Long stretches of the two main wings of the house , sit at right-angles to each other and about a curious tree which has grown at a leaning angle …… Every room is cut on two sides with openings ,supporting easy cross ventilation and ingress of just the right about of light…..DESI (country) houses have peculiarly dark interiors offering respite from the sun –scorched outdoors….. Attached facilities, allow for an intimate interface with the outdoors, in marked opposition to urban life, here you wouldn’t need a book when you sit on the pot…… The sequencing of the rooms, is frugal, and in series as a farm building, you must walk outdoors to change rooms… The living space has a curious shed-like volume, where the materials of the house come together rather loosely ….. Insinuating incompleteness and creating a sense of being immersed in the vegetation around. The body of the house hides under tree canopies like a gator , at the edge of a river bank…. The choice of BRICK was based on color, strength, finish--- --blemishes of a hand-made unit were key to the overall expression… The red earth brick does not attempt to be precise, neither does it try to create patterns or jaalis as commonly seen in Indian architecture, the brick is what it is , at rest --- a STACK , its mass concealing and revealing life within it….. The sheer thickness –mass of the brick, keeps the interior spaces comfortably cool. Experience of occupation takes precedence over formal gestures…. Sun , rain and wind freely enter the house and will mark it over the years …..the stacks will gradually get covered with luminescent moss, nature will fight its way back……. Living in a country home is about witnessing this war….. The pool, takes form from the shadow of the trees on the earth below, a pattern we noticed on an especially hot afternoon ….. In such regions water automatically becomes a source of life…. Getting engulfed by foliage…. This was a DESIGN-BUILD assignment --- our first as architects….. We, had one brick mason--- eccentric!, 6 carpenters – with their radios blaring! ,an old stone cutter whose hands as hard as stone gave evidence of his life’s work and our engineer all of 28 yrs- who questioned the necessity, sense and strength of everything from design decisions to construction joints, to frustrating levels!!! WE ,enjoyed building this house……..

Document


Special Feature


“In the tropics, we have a unique light. One which is the giver of form, texture, feel and atmosphere. One which calibrates the passage of time, one which through depth of shadows and variances along surfaces, imparts a sense of joy. One which is unforgiving at zenith, making flat faces seem like pockmarked skin. And which an hour before sunset, turns everything golden and precious. Understanding this phenomenon is perhaps most, difficult, intuitive, personal and rewarding! “The phenomenon of light, celebrates architecture as life, as experience, at once as tangible and ephemeral. At the Brick Kiln House, we needed to tame the light, adjust it through pergolas, courts, wall thicknesses, jalis, clerestories, louvres and dark floors. Each device intended to refocus and fine tune its purpose to work in tandem with the larger picture. The reflection of this light off paint, brick, plaster, stone, wood, glass, water and greenery is always special. During the monsoons, the iridescent moss picks up this light on odd afternoons and makes the edges of the kiln body luminescent! We wonder how much of it is our work, and what magic does light perform itself.... “Then bent over the drawings, we begin thinking about the absence of light post sunset. How does one make the hours up to sunrise as enthralling? Kahn, Corbusier, Correa, used sharp shadows, bold forms, and zenithal, light to great effect. Bawa, however harnessed tropical light in more latent fashion, every space being imbued with reflected light from sky courts, thin as slivers, capturing every nuance of tropical light, almost cinematographic in the way each time light is coaxed into the space.”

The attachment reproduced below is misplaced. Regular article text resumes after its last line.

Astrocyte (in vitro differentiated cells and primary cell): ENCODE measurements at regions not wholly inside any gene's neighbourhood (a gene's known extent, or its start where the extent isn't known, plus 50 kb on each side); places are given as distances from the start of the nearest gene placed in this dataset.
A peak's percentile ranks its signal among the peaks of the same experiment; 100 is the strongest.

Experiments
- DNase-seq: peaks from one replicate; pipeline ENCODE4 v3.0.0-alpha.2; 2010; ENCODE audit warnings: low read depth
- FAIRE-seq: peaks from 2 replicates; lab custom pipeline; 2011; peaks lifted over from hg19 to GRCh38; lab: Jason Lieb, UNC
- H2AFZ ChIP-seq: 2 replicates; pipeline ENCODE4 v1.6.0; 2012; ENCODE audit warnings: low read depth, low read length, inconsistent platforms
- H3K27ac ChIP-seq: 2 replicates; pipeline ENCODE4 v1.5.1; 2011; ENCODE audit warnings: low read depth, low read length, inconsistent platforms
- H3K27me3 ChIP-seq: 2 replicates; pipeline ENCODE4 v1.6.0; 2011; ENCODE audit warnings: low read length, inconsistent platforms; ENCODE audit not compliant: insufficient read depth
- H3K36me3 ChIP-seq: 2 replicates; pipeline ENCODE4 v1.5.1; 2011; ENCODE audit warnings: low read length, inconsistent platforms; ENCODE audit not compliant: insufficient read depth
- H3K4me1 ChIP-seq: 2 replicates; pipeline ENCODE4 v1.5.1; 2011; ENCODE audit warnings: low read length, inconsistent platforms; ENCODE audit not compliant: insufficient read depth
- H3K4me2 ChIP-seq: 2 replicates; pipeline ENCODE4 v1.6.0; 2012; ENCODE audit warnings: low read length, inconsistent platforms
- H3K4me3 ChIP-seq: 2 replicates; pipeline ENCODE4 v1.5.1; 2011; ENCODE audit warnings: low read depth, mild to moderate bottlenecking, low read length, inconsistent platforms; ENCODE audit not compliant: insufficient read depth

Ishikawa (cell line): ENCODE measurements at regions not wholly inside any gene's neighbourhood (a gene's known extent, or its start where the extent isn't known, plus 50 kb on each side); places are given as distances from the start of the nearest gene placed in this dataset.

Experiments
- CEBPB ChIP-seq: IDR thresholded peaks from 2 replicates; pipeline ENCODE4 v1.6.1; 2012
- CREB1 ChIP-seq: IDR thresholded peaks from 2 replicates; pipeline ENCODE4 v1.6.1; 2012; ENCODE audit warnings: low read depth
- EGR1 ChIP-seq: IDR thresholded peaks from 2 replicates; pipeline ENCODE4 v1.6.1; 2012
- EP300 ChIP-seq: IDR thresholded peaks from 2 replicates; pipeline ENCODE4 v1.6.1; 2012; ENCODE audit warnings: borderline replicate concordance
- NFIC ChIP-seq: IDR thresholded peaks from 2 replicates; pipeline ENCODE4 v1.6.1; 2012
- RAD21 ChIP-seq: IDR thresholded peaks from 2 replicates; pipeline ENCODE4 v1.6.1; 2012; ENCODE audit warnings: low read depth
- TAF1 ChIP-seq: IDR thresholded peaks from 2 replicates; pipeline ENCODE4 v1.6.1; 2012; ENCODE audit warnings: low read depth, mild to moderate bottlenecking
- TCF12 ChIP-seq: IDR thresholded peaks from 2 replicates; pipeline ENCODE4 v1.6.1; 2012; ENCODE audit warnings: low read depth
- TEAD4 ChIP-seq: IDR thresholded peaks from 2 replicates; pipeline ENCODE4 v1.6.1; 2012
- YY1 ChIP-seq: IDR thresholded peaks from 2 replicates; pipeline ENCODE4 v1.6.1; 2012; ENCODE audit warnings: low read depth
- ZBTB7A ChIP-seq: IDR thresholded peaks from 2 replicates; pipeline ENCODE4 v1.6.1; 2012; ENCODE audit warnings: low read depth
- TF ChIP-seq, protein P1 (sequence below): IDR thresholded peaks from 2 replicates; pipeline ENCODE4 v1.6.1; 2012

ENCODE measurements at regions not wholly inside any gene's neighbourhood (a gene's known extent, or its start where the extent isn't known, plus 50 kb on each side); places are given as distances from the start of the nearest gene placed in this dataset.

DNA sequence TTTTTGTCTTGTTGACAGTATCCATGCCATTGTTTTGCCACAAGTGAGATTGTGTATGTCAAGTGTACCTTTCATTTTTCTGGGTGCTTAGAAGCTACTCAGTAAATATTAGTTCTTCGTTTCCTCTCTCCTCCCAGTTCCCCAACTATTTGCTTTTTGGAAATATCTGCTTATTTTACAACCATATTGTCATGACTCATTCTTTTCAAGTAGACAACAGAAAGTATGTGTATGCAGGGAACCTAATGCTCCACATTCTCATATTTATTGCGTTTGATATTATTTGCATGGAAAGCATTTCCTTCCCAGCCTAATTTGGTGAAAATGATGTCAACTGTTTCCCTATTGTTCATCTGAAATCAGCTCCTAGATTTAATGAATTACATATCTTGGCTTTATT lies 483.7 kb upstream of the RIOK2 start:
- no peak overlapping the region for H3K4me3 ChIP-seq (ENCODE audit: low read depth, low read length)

The existing well on site is used as rain water harvesting tank along with other pits to recharge the water table below the site.

The main passive cooling strategy is the use of terracotta bricks ranging from 2 and half brick thick to 1 brick thick walls. These brick walls provide the necessary thermal mass to keep the interior spaces cool. Other strategies include large operable sliders located across each room akin to a farm building. Meshes, jalis, pergolas and water bodies all worked in unison to provide cooling. The overall orientation of the building is such that it sits behind the first line of trees which act as a natural defense against the beating monsoon.

Very little use of machinery on site with an impetus on craftsmanship which is completely sourced in and around the region.

The principle material of the project which are brick stone and zinc for the roof are all 100 percent recycled.

Building Material


Load bearing/ steel frame

Hand dug foundation to preserve roots of the exsiting trees

Bare brick

Salvaged teak throughout including pergolas.

Partly Basalt stone, hand honed on site and Kadappa stone slabs.

Oils on wood and BOC free paints.

0.7 mm thick ZInc standing seam roof.

Energy systems


Predominantly LED Fixtures.

IP rated Fixtures with chip on Board LED Panels.

efficient (150-250m3/hr/W) and quiet

Furred in Air Conditioners for living room and high wall splits for bedrooms.All VRV technology.

Solar exterior lighting in parts.

Lessons Learned


Sangeeta Merchant, Mangesh Jadhav, Thomas Kariath, Mansoor Kudalkar, Sanjeev Panjabi